Luiz Inácio Lula da Silva vowed to fight for the poor and the environment as he assumed his third term as Brazil’s president on Sunday.
He also promised to “rebuild the country” after the split administration of far-right leader Jair Bolsonaro.
The 77-year-old left-wing veteran, who previously led Brazil from 2003 to 2010, took the oath before Congress, ending the metalworker’s landmark political comeback, less than five years after he was imprisoned in a controversial case, as – Charges of corruption are dropped.
A sea of red-clad supporters braved the scorching heat to flood Brasilia, cheering Lulu boisterously as he drove through the ultra-modern capital in a black Rolls-Royce convertible, accompanied by First Lady Rosangela “Gianja” da Silva and Vice President Geraldo Alkmin.
Giving a brilliant overview of the last four years of Bolsonaro’s rule, which has flouted the ceremony in a break with tradition, Lula said his government will work to address the legacy of economic recession, growing poverty and cuts in funding for health care, education and science.
“At these terrible ruins, I promise to rebuild the country together with the Brazilian people,” he said, vowing to fight for poor Brazilians, for racial and gender equality, and for zero deforestation in the Amazon rainforest, where destruction soared under Bolsonaro.
The swearing-in began with a moment of silence for Brazilian football legend Pelé and former Pope Benedict XVI, who both passed away a few days ago.
Wearing a blue suit and tie, the charismatic but controversial Lulu was then driven from Congress to the Planalto presidential palace, escorted by dozens of bodyguards.
There, he received the presidential sash from eight citizens chosen to represent the Brazilian people, including a school teacher, a disabled, precocious 10-year-old and a well-known indigenous leader, Raoni Metuktire.
An emotional Lula burst into tears, thanking the Brazilian people for believing in him and vowing to fight for a more just country.
He also extended an olive branch to the many Brazilians who did not vote for him in an election in which he won by a narrow margin of 50.9% to Bolsonaro’s 49.1%.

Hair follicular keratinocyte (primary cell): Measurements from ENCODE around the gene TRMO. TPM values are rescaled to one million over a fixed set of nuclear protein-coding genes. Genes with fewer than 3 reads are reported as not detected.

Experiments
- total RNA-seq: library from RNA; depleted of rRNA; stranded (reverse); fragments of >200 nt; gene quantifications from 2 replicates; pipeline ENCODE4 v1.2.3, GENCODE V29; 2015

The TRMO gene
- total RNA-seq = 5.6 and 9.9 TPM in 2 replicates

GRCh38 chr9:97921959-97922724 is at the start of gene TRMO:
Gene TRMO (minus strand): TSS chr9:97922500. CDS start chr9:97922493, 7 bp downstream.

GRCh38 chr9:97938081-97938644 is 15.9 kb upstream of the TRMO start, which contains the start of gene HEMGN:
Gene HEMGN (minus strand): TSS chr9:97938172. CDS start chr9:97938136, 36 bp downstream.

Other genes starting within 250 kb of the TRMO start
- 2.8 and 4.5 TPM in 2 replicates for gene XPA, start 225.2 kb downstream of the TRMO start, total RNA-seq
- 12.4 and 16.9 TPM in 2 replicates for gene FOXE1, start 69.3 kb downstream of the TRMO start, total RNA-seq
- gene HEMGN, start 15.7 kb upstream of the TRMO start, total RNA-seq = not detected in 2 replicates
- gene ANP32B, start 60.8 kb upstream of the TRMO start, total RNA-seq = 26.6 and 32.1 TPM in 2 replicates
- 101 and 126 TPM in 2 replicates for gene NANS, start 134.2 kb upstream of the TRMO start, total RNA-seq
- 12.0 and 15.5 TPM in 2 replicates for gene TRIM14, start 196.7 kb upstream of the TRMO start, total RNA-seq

“I will manage all 215 million Brazilians,” he said.
“There are no two Brazils. We are one country, one people.”
For the first time since the end of Brazil’s military dictatorship of 1965-1985, a new leader did not receive a yellow and green presidential sash from his predecessor.
Bolsonaro, who did not bluntly admit defeat or congratulate Lulu, left Brazil on Friday for the US state of Florida.
The snub did little to dampen the spirit of the party at the New Year’s Eve ceremony, which included a massive concert featuring samba legend Martino da Vila and drag queen Pabllo Vittar.
Red-hatted Lourdiana Araujo called it a “rebirth” moment – both for Brazil and for Lula, who became a political pariah until the Supreme Court overturned his corruption charges in 2021, ruling that the chief judge in the case was biased. .
“For the last four years we have suffered. We are now witnessing a resurgence of democracy,” said the 51-year-old.
The event was attended by dignitaries of foreign states, including 19 heads of state.
Among them were the presidents of a number of Latin American countries, Germany, Portugal and the king of Spain.
French President Emmanuel Macron, who was not present, tweeted a photo of himself with Lula, saying “Order and Progress” – the words that adorn the Brazilian flag.
He added: “Brazil lives up to its motto. Congratulations, dear President, dear friend.”
US Secretary of State Anthony Blinken tweeted his congratulations, writing: “To a bright future for our nations and the world.”
Turkish Foreign Minister Mevlut Cavusoglu also attended the swearing-in ceremony.
“Attended the swearing-in ceremony for @LulaOfficial, President of Brazil. Conveyed President Erdogan’s congratulations,” Cavusoglu tweeted on Monday, sharing photos of him attending the ceremony.
Security for the ceremony has been exceptionally tight after a Bolsonaro supporter was arrested last week for planting a tanker truck filled with explosives near the capital’s airport.
But no serious incidents were reported.
Bolsonaro’s policy change
Lula immediately set to work with a raft of measures to strengthen the gun control rules Bolsonaro had cut, repeal the ex-president’s environmental protection measures, and revive Amazon’s internationally backed rainforest fund.
Lula faces multiple pressing challenges in Latin America’s largest economy, which bears little resemblance to the commodity-driven dynamo he led in the 2000s.
These include resetting economic growth, curbing rampant deforestation, and pursuing his ambitious agenda to fight poverty and inequality.
Meanwhile, markets are nervously watching Lula fund her promised social spending, given Brazil’s public finances are overstretched.
He will face a Congress dominated by Bolsonaro’s conservative allies.
Meanwhile, according to a poll released on Saturday by the Datafolha Institute, just 51% of Brazilians believe he will do a better job than Bolsonaro.